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Fed rate hike expectations and emerging market bonds

Following Trump’s victory which pushed the US dollar towards a remarkable appreciation against major emerging market (EM) currencies, many market participants thought that the re-pricing in EM bonds would be as strong as the tapering tantrum, way back in June 2013.

However this time round, despite we did note substantial outflows, as the gains registered on a year-to-date basis are still strong, just below 17 per cent if we are tracking the Bank of America Merrill Lynch high yield emerging market index.

Expectedly, the main re-pricing was in Mexican bonds which were hit harshly following Trump’s victory, as market participants digested negatively Trump’s pre-electoral comments in which he pointed that trade relationships with Mexico might be heading towards a tough time.

On average Mexican bonds declined by five per cent. In my view despite the justified sell-off, the recent upward trend over the past month is also justified. In fact, most investors took opportunity of the attractive levels and dipped into solid names which were offering favorable risk-adjusted returns.   

As yields in European High yield continue to be relatively unattractive in terms of risk-adjusted returns, investors are still fetching attractive yields. In fact, decent inflows into EM bond funds were visible over the past month.

As I have opined in previous writings the sensitivity of EM bonds is primarily the currency movement. Realistically speaking this makes sense due to the higher re-financing issues EM issuers are faced due to a stronger dollar.

In fact, case in point was the slight dip which EM bonds experienced following the latest Federal Reserve meeting, in which an additional hike, from the original two projected by the Fed, was mentioned for 2017. This led to a stronger dollar and a re-pricing in EM debt.

The question I pose is whether such rally will be sustained for 2017. My perception is based on the fact that the recent rally in EM debt is primarily due to the fact of monetary easing in developed markets. In actual fact, EM credit fundamentals remain under some pressure.

The EM rating trend has remained firmly negative, especially for oil-related issuers, despite some breeding space over the recent stabilization in oil prices. Data compiled by Moody’s showed that the upgrade/downgrade ratio stands at 3:1 YTD, following a 5:1 ratio in 2015 (measured by debt volume across sovereign and corporate issuers).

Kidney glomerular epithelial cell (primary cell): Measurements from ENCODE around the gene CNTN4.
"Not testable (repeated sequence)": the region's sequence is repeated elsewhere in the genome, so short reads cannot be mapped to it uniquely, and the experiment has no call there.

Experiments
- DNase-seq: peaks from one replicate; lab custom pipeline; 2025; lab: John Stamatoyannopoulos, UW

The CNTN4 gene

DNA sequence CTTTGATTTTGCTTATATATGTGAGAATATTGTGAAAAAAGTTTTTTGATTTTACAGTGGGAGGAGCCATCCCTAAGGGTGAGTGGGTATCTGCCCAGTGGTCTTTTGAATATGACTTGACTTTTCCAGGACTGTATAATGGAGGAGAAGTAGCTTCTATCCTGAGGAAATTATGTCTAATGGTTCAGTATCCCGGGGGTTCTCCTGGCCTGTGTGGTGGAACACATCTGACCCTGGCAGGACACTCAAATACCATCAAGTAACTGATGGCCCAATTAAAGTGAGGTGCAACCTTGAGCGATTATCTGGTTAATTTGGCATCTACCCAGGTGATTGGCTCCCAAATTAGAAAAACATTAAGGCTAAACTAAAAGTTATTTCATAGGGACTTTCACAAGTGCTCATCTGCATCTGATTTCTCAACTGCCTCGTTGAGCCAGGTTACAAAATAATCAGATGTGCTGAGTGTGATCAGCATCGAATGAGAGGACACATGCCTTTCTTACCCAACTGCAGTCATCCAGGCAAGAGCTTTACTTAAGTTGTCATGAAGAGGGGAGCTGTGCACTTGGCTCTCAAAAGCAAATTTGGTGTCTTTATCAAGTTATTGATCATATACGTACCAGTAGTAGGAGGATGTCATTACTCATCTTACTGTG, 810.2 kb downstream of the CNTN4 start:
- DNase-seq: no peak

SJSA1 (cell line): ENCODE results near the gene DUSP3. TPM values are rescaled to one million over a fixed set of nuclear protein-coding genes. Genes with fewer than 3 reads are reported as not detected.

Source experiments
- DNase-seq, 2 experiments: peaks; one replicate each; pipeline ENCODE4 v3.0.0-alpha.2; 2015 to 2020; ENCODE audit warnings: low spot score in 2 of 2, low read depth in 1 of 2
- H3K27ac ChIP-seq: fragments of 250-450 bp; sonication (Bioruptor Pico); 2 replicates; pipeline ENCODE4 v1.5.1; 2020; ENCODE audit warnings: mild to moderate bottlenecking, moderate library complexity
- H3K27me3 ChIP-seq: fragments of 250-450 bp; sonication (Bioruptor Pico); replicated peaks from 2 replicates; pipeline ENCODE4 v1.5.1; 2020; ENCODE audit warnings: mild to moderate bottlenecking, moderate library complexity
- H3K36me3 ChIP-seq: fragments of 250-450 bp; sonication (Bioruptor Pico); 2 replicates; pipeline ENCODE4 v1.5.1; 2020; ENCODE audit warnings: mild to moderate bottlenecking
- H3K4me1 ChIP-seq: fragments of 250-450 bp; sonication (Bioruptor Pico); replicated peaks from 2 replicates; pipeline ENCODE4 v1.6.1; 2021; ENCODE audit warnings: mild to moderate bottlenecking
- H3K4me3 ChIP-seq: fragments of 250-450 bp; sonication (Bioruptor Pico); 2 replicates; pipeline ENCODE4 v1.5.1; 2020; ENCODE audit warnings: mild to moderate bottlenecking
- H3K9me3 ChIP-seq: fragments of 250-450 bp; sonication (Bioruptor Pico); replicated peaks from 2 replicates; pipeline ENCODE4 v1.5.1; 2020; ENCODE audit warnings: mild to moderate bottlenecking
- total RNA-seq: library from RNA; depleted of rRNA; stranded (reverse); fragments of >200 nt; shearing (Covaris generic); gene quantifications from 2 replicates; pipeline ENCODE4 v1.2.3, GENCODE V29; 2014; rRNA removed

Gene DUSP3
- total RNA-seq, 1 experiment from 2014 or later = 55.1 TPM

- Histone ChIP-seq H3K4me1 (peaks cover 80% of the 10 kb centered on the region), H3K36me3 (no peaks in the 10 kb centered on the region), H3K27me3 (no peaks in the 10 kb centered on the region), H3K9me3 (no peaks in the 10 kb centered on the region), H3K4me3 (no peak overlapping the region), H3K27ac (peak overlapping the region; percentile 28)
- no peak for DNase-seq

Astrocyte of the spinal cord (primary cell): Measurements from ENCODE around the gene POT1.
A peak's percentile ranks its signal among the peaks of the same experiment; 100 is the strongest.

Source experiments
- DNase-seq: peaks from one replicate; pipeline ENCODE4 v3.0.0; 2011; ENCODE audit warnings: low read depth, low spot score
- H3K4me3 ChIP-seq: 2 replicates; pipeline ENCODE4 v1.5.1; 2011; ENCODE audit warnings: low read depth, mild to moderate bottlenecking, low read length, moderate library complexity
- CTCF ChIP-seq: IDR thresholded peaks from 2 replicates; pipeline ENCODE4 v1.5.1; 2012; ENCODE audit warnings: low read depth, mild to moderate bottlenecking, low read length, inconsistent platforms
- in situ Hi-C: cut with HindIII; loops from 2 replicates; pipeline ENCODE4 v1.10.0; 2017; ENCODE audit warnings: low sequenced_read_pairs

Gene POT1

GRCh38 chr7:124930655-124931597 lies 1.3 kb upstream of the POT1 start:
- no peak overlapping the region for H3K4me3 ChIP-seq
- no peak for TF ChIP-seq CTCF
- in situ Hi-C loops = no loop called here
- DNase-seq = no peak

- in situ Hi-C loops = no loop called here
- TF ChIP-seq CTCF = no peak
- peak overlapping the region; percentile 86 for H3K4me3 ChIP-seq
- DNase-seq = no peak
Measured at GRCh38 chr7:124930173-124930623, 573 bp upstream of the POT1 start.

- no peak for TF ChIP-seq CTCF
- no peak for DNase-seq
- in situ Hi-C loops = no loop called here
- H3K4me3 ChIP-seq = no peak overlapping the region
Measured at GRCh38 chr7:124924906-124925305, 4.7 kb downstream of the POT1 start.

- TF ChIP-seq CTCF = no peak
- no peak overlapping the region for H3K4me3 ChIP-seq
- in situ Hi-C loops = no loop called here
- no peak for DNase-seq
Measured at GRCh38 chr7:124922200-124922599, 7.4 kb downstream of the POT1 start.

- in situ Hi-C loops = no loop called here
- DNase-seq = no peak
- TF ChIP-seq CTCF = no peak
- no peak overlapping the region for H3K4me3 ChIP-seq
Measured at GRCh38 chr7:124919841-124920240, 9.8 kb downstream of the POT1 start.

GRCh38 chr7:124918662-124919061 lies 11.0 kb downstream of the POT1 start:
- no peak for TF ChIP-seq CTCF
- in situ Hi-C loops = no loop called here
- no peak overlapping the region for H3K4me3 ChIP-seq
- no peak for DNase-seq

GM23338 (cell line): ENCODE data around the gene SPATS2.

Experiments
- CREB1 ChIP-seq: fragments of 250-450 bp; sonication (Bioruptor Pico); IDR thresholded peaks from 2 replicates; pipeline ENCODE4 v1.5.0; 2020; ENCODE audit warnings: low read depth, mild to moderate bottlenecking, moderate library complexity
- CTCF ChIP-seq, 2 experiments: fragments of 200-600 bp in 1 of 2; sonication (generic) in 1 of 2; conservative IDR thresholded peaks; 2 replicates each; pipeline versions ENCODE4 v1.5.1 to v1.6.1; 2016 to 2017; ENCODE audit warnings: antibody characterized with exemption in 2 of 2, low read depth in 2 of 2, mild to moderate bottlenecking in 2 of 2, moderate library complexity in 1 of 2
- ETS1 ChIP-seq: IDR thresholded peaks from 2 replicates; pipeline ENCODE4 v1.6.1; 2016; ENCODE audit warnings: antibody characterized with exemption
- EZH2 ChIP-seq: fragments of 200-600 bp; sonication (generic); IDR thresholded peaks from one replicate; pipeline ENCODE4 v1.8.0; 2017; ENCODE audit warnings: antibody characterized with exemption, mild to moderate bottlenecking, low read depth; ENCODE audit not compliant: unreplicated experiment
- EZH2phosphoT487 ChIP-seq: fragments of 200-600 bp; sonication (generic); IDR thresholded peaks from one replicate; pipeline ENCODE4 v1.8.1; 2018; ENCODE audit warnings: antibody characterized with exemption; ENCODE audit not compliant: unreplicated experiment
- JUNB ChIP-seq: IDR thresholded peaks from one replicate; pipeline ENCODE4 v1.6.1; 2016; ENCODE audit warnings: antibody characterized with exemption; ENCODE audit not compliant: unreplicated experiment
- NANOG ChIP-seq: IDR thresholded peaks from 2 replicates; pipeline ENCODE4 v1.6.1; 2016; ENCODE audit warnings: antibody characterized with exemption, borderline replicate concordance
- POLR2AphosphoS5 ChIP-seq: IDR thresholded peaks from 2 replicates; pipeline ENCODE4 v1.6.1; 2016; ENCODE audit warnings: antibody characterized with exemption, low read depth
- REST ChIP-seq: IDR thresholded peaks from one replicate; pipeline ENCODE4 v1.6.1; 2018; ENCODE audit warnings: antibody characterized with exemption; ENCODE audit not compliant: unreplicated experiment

However, what is interesting to point out is that in late December rallies in both greenback and US bond yields have stalled, adding that not only were expectations for stronger US growth already priced in, but that those expectations may also be getting too high.

Thus moving forward in 2017, investors might still find refuge in EM bonds, in terms of returns. EM debt seems to have already priced-in next year’s rate hikes and thus opportunities are in place.

What is surely not priced-in as yet, is the possible faster pace of US inflation expectations that might trigger additional unexpected rate hikes. That said to-date inflation expectations for 2017 seem to be priced-in. My picks for 2017 are Indonesia, Russia and Brazil, however being selective and opting for a bottom-up approach might be imperative going forward.

Disclaimer: This article was issued by Jordan Portelli, Investment Manager at Calamatta Cuschieri. For more information visit, www.cc.com.mt .The information, views and opinions provided in this article are being provided solely for educational and informational purposes and should not be construed as investment advice, advice concerning particular investments or investment decisions, or tax or legal advice. Calamatta Cuschieri Investment Services Ltd has not verified and consequently neither warrants the accuracy nor the veracity of any information, views or opinions appearing on this website.

 

 

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